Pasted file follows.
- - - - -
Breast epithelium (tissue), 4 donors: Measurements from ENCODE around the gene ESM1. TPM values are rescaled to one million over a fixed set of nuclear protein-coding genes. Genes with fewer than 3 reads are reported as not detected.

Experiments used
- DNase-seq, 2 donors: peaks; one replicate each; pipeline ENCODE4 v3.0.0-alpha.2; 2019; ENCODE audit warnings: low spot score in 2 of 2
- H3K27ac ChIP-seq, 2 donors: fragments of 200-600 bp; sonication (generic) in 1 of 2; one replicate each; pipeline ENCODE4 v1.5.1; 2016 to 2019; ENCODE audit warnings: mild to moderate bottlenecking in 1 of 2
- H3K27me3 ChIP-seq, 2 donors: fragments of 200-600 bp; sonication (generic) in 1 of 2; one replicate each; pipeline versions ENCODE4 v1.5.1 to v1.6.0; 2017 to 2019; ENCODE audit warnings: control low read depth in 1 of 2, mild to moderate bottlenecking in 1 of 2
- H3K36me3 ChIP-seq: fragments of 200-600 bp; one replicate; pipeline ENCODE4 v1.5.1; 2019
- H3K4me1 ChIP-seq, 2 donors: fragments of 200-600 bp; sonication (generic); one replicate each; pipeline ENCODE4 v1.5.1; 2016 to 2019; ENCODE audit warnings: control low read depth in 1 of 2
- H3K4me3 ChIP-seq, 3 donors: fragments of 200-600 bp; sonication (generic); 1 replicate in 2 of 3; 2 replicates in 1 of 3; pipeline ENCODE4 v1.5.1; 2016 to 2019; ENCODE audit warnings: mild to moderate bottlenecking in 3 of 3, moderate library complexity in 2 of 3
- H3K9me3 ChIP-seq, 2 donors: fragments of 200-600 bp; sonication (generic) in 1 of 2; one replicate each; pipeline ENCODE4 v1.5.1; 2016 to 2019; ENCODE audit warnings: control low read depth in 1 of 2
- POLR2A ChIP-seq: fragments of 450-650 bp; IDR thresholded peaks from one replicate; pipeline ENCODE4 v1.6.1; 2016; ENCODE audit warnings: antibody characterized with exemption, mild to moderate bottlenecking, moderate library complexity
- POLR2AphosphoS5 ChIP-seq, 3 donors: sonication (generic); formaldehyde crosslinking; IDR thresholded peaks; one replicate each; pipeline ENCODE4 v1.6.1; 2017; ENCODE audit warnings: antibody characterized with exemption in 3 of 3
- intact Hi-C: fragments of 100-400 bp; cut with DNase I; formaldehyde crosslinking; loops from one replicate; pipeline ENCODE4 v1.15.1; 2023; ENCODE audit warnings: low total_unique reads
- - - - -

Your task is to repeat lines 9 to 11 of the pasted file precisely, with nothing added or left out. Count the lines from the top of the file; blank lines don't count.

- H3K9me3 ChIP-seq, 2 donors: fragments of 200-600 bp; sonication (generic) in 1 of 2; one replicate each; pipeline ENCODE4 v1.5.1; 2016 to 2019; ENCODE audit warnings: control low read depth in 1 of 2
- POLR2A ChIP-seq: fragments of 450-650 bp; IDR thresholded peaks from one replicate; pipeline ENCODE4 v1.6.1; 2016; ENCODE audit warnings: antibody characterized with exemption, mild to moderate bottlenecking, moderate library complexity
- POLR2AphosphoS5 ChIP-seq, 3 donors: sonication (generic); formaldehyde crosslinking; IDR thresholded peaks; one replicate each; pipeline ENCODE4 v1.6.1; 2017; ENCODE audit warnings: antibody characterized with exemption in 3 of 3